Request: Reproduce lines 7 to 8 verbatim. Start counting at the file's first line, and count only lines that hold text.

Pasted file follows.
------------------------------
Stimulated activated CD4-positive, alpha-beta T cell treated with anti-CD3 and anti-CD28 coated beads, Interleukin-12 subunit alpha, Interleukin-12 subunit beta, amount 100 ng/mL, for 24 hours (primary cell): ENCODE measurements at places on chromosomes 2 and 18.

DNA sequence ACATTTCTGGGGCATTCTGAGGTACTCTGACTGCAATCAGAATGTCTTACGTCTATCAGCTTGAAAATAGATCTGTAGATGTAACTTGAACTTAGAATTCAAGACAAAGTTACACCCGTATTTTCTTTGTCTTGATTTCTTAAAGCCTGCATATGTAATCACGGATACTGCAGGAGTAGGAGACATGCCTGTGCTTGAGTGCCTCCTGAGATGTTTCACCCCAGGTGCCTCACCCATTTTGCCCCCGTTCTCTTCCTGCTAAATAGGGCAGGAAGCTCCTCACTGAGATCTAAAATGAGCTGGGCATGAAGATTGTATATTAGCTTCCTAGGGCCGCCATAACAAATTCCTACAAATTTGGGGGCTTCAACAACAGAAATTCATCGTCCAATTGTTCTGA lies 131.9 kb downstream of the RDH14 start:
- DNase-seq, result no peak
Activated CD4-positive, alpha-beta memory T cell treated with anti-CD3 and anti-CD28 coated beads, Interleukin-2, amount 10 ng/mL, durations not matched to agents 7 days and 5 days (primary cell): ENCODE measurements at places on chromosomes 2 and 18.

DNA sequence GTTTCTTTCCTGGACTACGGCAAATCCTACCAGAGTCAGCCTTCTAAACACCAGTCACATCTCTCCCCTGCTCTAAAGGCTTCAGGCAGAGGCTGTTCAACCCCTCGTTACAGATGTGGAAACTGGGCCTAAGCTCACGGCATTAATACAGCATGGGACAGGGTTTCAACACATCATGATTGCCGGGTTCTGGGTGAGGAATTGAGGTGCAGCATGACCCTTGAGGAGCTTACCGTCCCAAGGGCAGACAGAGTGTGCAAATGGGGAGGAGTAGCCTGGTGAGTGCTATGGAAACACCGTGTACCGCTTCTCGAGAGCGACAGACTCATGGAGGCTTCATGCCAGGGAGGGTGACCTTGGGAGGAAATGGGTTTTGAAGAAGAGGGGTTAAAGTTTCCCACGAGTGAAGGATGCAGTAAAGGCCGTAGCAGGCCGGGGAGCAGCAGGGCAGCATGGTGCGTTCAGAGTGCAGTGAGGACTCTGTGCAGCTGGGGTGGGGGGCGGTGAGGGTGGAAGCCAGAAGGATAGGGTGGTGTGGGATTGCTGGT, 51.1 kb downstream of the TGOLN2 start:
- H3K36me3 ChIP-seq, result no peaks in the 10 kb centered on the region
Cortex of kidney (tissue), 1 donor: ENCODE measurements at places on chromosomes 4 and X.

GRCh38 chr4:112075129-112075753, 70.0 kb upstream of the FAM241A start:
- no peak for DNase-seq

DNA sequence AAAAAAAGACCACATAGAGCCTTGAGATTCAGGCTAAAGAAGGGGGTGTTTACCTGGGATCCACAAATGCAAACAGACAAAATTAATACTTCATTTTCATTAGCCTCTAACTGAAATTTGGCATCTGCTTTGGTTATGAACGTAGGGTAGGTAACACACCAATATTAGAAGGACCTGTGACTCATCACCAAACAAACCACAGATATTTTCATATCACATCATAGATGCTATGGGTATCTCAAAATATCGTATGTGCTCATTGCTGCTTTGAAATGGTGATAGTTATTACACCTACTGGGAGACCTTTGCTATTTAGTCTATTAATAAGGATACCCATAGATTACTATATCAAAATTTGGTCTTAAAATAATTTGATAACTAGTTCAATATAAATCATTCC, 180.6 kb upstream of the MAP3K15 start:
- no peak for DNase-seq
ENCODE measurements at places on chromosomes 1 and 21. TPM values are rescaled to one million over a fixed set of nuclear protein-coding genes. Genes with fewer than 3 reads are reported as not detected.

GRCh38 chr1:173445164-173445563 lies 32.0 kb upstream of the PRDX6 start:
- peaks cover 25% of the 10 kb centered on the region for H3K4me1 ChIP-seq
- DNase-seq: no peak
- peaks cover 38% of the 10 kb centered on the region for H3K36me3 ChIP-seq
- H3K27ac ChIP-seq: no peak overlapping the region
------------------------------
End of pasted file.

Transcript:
Cortex of kidney (tissue), 1 donor: ENCODE measurements at places on chromosomes 4 and X.

GRCh38 chr4:112075129-112075753, 70.0 kb upstream of the FAM241A start: